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    Unfortunately for those looking for upsets, the eight-team playoff would produce the same final four, based solely on matchups.

    Oregon might have had a chance if it played a team such as Oklahoma or even Ohio State, but the Ducks can't hang with the high-flying attacks of LSU and Clemson. 

    So, this becomes a question of what will happen when LSU matches up with Oklahoma, and it's difficult to envision the Sooners staying close.

    The thing about coach Ed Orgeron's team is the offense is so dynamic that there have been several games where the Tigers seemingly took the night off on defense and it didn't matter. (Remember Ole Miss?) The Bayou Bengals will score as much as they want against Oklahoma's defense.

    While Grinch has that unit playing better, the Sooners haven't seen anything like Burrow, Ja'Marr Chase and Justin Jefferson. And Terrace Marshall Jr. had a pair of touchdowns against Georgia in the SEC Championship Game? That's not even fair.

    Throw in Edwards-Helaire, and the Sooners don't have answers.

    Oklahoma will score thanks to the dynamic Hurts in his college finale, but it's difficult to envision it being enough. This has all the markings of being a blast to watch, but LSU has more than enough firepower to win 48-34.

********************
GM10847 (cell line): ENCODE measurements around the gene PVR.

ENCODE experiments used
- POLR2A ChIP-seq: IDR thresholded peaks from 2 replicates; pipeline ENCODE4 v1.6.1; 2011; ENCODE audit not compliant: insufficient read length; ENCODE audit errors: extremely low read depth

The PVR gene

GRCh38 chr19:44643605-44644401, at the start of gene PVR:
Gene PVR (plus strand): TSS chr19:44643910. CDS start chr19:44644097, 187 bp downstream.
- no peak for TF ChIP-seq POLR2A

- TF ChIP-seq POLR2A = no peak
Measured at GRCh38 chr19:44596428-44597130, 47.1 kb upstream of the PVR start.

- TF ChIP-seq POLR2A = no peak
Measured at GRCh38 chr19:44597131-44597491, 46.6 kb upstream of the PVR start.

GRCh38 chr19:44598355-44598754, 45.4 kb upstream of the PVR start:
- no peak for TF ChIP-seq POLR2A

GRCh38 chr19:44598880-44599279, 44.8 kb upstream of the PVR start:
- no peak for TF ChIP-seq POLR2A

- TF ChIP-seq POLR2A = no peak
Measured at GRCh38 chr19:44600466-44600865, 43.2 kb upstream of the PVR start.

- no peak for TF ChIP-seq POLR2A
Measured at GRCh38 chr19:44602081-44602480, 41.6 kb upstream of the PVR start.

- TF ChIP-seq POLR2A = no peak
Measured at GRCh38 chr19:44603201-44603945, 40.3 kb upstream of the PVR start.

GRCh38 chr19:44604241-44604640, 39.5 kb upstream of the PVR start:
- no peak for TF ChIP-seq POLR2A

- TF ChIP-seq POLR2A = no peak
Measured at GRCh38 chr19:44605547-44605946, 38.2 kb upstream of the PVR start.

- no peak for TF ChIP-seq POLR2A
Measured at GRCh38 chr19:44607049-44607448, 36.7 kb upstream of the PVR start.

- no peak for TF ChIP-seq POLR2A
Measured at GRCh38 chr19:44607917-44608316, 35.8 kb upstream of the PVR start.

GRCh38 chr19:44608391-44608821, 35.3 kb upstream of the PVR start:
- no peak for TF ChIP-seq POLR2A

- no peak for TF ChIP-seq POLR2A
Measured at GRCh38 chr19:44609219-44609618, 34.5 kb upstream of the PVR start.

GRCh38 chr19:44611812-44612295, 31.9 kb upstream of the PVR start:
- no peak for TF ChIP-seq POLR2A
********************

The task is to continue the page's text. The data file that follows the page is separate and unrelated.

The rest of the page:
If this game stays below 75 points, it'll be a shock.

Semifinal: No. 2 Ohio State vs. No. 3 Clemson

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    This is the first playoff showdown everybody wants to see, and it will be an exceptional one.

    If Clemson is to repeat as national champion, the Tigers will have to earn it against Ohio State and LSU.

    Luckily for Dabo Swinney's team, it is battle-tested from last year's championship run. It also should be well-rested after hardly breaking a sweat throughout the last three-quarters of the regular season.

    These are the two most complete teams, with elite playmakers on offense and defense. While the Buckeyes have two Heisman Trophy candidates (defensive end Chase Young and quarterback Justin Fields), Clemson is just as talented.

    Ohio State's J.K. Dobbins and Clemson's Travis Etienne will provide a nice subplot, as arguably the nation's top two runners go head-to-head against elite defenses.

    The only team that can match Clemson's defensive talent is Ohio State too.